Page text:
If you could have dinner with any scientist, past or present, who would you choose and what would you like to ask him or her?
I would choose Ben Franklin. He was a really innovative scientist, and from what I’ve read he must have had an insatiable curiosity. Yet, he was also a respected public servant, diplomat and statesman who worked for the public good. My question would be, where did you find inspiration for your many scientific works? He’s my hero because he was involved in so many things and so successful in translating his ideas into actions that benefited the population of early America.
If you were not a scientist, what would you be doing?
It’s difficult to imagine not being a physician-scientist. Yet, an experience I’ve had while working at the EPA provided some insight for one possibility. Something that has been enormously gratifying while working for EPA has been the opportunity publish blogs sharing personal perspectives on the interrelationship of nature, science, clinical medicine and public health. So, I can now imagine an activity that would allow the freedom to explore the things I love, people, nature and health and to share the experience in writings, photography, film or painting.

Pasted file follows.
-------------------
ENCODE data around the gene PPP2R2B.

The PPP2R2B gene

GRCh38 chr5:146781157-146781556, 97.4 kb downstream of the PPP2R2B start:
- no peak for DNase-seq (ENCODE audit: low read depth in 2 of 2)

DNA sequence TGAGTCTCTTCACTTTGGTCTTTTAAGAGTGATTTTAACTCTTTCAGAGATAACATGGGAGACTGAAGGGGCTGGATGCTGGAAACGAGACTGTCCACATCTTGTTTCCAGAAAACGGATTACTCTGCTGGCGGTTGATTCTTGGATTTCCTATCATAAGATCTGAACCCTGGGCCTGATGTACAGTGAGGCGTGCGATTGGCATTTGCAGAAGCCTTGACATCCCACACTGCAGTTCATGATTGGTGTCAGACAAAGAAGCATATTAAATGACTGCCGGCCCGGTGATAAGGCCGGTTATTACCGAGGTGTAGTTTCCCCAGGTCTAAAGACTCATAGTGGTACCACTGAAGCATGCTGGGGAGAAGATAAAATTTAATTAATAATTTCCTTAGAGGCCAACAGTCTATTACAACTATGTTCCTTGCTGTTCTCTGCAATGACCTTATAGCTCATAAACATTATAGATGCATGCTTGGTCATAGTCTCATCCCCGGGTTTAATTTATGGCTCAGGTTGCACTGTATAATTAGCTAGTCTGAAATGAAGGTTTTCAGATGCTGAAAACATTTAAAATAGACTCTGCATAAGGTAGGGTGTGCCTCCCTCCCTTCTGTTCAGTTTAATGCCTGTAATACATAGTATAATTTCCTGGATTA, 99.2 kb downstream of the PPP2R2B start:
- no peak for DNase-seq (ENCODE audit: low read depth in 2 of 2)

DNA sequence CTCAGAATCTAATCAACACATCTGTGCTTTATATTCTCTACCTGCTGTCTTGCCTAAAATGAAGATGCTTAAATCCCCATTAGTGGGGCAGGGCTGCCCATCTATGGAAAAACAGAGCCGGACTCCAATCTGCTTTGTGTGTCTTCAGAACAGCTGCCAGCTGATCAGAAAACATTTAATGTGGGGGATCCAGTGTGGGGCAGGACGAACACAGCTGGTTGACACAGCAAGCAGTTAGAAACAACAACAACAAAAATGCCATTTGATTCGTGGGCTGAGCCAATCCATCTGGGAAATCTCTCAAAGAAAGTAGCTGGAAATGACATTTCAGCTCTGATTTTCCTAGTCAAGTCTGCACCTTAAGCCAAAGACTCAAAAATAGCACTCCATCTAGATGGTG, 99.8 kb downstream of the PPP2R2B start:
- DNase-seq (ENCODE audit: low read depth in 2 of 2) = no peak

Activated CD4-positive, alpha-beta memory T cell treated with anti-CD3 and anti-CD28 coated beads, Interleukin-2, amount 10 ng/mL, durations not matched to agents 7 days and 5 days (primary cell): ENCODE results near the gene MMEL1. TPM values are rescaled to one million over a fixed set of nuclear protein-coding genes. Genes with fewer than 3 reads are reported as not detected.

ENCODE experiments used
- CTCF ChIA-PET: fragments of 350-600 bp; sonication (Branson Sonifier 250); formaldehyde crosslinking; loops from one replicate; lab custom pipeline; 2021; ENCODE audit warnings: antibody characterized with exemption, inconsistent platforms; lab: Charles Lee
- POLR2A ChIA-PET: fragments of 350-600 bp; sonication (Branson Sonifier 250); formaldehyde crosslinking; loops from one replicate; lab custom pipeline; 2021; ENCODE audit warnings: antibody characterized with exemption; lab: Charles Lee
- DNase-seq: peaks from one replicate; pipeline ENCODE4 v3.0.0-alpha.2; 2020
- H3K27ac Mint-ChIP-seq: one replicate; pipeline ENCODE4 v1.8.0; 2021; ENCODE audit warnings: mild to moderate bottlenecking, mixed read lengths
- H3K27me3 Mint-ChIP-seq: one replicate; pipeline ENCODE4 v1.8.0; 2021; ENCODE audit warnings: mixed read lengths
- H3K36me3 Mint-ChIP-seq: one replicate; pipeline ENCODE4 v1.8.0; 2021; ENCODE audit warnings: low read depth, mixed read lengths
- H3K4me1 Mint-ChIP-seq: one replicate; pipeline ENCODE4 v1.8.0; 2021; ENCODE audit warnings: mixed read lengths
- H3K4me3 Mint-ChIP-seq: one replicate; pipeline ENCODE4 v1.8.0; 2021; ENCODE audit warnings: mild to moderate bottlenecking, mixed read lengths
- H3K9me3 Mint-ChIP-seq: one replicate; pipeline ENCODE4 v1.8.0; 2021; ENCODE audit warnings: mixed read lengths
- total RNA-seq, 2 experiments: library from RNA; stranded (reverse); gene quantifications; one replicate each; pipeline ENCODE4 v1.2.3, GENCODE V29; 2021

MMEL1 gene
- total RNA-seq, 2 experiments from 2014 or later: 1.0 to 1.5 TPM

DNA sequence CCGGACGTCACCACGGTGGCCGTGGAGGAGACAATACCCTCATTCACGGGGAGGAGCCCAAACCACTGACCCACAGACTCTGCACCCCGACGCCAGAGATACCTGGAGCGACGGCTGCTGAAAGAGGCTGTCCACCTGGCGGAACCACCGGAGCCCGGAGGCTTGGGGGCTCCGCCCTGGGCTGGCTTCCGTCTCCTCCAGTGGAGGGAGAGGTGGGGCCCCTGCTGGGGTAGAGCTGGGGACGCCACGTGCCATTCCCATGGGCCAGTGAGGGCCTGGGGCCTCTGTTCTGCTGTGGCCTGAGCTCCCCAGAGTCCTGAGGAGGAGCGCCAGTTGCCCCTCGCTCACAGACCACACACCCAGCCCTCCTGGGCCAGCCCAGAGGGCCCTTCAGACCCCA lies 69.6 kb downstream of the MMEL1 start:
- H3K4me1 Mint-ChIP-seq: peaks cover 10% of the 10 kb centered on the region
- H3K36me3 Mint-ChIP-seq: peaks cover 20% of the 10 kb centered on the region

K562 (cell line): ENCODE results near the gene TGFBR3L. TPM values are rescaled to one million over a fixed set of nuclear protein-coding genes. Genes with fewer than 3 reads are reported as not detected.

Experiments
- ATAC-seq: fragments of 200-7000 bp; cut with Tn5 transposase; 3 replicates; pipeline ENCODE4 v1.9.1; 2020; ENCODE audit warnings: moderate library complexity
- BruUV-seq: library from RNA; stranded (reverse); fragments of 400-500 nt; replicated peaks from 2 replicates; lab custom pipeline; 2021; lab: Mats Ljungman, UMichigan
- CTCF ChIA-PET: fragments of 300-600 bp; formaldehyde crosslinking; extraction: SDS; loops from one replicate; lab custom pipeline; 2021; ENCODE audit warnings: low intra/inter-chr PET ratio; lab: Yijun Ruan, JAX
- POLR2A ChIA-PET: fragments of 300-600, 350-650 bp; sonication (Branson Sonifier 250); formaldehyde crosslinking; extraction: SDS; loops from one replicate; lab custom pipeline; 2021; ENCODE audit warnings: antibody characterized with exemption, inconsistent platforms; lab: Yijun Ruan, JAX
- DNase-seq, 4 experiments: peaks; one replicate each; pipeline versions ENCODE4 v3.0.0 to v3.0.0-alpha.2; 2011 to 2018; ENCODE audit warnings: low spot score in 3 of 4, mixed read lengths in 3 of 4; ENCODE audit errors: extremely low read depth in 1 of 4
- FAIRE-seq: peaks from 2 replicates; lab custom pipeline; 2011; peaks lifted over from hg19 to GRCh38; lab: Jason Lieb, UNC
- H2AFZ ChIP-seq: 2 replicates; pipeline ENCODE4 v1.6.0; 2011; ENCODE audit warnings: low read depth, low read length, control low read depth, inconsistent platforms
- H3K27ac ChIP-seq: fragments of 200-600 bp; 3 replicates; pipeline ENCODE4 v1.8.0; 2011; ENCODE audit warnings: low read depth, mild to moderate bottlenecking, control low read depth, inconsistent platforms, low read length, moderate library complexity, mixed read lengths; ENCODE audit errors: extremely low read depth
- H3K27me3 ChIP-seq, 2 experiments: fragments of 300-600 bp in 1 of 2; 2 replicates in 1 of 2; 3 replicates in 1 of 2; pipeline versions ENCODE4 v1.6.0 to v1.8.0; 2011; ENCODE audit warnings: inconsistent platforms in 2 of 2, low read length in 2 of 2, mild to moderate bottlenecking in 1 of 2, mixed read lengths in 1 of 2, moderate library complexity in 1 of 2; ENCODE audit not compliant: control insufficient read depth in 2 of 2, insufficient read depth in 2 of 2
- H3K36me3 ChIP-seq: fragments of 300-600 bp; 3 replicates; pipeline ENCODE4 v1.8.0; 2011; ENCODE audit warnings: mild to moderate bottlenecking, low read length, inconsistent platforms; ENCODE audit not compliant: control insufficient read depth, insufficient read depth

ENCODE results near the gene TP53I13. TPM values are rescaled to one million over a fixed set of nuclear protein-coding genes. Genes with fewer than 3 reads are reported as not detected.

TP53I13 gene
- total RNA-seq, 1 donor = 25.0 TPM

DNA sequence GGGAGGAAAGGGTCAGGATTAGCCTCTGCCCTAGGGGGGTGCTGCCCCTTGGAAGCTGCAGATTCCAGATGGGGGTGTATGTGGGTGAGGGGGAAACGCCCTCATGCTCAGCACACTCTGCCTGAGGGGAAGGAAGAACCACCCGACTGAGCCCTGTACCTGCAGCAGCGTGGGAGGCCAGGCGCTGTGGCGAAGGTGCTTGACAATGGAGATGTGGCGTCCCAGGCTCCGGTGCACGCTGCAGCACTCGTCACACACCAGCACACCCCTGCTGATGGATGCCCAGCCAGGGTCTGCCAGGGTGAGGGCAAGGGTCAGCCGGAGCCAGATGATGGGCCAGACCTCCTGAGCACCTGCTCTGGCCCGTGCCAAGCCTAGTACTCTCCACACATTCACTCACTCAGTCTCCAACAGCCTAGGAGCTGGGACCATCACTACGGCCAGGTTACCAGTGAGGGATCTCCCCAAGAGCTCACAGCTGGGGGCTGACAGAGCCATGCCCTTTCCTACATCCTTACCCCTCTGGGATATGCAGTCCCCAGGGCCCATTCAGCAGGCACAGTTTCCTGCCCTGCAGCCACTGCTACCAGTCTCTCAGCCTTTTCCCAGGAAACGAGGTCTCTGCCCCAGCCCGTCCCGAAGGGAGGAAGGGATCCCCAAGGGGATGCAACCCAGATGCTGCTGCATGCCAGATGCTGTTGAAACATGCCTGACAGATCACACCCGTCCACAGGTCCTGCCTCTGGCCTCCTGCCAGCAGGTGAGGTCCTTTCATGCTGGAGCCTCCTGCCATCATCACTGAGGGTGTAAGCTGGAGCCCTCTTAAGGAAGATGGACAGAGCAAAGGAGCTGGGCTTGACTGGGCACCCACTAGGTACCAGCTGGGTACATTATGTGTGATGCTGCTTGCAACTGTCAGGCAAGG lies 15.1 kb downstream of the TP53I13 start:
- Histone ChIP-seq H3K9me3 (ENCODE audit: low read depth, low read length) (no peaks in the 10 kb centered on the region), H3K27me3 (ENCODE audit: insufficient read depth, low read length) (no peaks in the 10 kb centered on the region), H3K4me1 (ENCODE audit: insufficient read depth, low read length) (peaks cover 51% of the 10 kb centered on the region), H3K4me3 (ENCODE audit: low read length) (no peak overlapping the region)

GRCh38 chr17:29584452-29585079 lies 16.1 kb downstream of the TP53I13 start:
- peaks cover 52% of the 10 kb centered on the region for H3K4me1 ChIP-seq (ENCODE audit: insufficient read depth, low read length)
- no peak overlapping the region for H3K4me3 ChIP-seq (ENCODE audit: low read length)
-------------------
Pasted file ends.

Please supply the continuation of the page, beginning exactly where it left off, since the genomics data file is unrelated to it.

Any advice for students interested in science as a career?
Over the years, I’ve mentored students of all ages. It has been one of the great joys of my career. I would say: science never sits still. New information is constantly being generated which stimulates new questions and new opportunities for inquiry, and translation to application. You will never be bored. If you are excited by the possibility of answering new questions, science will offer you a great environment and career to keep learning and growing and applying that information for the benefit of society.
- EPA’s Center for Public Health and Environmental Assessment
- Healthy Heart Toolbox
- Smoke Sense Project
- Air Quality Index (AQI)
Editor's Note: The opinions expressed herein are those of the researcher alone. EPA does not endorse the opinions or positions expressed.